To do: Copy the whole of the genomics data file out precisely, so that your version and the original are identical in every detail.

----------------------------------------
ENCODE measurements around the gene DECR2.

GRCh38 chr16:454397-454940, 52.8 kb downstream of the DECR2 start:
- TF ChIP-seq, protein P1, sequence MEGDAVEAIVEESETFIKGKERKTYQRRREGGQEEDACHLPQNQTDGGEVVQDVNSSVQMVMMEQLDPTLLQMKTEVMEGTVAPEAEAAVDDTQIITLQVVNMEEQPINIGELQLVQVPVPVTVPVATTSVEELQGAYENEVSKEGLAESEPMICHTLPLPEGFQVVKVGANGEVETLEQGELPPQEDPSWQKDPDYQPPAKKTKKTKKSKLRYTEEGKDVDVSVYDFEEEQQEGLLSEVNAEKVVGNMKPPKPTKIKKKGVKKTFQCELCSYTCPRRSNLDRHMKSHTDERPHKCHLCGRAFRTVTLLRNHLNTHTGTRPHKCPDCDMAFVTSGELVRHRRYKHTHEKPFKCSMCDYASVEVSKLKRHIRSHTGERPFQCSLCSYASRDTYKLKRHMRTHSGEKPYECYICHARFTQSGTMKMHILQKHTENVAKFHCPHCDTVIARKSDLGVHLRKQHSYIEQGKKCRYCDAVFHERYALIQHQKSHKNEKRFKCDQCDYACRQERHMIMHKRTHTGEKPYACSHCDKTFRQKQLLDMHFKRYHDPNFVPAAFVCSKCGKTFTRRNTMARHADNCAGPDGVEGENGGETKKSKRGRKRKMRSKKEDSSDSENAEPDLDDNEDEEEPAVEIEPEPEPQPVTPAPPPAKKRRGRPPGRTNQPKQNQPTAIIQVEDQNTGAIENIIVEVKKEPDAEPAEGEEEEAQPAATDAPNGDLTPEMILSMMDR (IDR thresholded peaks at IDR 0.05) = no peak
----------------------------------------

ENCODE measurements around the gene DECR2.

GRCh38 chr16:454397-454940, 52.8 kb downstream of the DECR2 start:
- TF ChIP-seq, protein P1, sequence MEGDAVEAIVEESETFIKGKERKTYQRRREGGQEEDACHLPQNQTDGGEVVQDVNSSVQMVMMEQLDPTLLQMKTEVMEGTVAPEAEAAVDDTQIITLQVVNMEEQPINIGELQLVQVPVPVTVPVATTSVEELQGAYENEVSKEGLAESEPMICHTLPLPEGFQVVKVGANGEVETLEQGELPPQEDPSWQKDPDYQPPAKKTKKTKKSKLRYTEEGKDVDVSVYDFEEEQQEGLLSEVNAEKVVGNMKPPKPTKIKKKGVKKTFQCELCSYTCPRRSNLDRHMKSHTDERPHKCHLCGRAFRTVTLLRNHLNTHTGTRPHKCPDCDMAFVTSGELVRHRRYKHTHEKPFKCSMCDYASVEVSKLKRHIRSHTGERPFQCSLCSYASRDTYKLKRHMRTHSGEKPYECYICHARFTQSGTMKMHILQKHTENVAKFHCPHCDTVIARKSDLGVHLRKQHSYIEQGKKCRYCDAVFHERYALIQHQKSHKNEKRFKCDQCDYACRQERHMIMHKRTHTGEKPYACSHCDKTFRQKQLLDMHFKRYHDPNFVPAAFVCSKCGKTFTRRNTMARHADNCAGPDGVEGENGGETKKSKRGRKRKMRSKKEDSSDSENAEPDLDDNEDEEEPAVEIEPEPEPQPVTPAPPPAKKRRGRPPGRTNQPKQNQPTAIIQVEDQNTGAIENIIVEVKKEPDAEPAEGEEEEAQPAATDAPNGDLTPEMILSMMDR (IDR thresholded peaks at IDR 0.05) = no peak